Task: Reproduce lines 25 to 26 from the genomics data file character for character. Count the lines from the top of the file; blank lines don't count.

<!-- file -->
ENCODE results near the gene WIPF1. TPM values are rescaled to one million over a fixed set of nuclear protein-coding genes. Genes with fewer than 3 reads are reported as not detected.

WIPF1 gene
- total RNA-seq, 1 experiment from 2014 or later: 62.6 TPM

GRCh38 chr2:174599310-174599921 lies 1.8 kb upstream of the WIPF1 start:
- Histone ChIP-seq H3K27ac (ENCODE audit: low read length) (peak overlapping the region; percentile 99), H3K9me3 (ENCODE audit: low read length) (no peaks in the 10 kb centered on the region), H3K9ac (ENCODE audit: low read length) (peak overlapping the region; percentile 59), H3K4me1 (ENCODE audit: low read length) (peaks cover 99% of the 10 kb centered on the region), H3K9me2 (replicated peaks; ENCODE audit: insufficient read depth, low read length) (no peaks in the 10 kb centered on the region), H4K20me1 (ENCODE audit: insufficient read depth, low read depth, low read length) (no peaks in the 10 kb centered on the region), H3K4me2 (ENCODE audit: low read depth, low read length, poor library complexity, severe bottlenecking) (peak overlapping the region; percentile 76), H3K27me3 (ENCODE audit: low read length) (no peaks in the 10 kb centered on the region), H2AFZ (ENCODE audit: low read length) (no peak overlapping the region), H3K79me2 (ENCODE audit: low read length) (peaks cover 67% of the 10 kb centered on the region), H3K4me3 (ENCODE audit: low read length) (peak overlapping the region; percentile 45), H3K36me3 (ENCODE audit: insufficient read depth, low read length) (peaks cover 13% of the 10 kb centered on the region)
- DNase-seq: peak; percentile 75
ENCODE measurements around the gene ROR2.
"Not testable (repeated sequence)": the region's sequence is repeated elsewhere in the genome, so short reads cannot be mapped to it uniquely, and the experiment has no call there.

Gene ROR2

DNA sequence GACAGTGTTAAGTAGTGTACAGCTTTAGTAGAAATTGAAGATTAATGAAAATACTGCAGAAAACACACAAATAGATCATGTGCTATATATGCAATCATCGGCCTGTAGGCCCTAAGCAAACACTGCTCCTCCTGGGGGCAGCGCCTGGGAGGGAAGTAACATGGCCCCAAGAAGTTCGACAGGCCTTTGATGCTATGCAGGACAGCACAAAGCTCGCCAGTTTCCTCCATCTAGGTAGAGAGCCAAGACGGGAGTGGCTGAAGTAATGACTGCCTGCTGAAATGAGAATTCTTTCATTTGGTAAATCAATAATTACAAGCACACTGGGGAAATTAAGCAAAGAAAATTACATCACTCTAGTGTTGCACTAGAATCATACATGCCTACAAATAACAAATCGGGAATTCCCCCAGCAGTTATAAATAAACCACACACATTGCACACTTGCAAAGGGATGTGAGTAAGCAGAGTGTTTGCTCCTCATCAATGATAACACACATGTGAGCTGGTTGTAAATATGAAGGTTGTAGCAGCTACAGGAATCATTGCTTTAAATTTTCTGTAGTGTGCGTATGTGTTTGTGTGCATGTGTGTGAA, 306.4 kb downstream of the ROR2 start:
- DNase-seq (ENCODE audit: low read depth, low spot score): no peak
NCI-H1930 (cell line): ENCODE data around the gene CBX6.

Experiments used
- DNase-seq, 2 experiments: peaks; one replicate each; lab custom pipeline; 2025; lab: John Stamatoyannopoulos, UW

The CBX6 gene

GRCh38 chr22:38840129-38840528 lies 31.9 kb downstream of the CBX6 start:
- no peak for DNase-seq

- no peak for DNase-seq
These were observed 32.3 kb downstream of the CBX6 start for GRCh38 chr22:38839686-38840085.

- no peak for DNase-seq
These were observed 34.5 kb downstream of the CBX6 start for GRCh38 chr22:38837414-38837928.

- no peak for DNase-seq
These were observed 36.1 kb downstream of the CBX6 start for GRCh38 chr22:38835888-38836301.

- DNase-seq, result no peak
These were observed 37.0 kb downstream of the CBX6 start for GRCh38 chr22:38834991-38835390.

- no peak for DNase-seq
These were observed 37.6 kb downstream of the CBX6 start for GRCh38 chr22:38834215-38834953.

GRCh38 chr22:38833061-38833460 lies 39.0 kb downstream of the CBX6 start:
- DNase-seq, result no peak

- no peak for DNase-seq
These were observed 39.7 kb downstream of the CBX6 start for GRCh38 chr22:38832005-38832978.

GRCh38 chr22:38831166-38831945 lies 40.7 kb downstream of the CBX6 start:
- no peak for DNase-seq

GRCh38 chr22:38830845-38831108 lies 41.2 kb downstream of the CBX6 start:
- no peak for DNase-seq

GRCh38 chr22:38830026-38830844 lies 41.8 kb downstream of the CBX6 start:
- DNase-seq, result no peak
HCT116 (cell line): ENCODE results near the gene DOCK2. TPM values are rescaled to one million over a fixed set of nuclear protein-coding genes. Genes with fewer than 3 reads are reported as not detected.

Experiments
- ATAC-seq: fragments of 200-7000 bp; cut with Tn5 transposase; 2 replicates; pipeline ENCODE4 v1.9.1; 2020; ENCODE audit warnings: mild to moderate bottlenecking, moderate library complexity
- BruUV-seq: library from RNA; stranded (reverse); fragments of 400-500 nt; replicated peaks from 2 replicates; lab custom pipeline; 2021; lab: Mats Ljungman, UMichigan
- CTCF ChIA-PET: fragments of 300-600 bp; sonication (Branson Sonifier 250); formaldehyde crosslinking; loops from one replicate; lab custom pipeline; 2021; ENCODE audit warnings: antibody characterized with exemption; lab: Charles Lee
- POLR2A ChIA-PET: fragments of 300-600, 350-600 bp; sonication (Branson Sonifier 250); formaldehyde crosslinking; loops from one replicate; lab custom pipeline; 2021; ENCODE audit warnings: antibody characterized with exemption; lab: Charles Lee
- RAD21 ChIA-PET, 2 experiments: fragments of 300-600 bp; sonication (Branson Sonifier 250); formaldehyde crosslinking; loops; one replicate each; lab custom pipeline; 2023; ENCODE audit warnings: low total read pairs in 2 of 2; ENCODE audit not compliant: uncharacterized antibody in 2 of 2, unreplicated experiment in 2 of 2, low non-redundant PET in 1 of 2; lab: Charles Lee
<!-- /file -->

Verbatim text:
These were observed 37.0 kb downstream of the CBX6 start for GRCh38 chr22:38834991-38835390.

- no peak for DNase-seq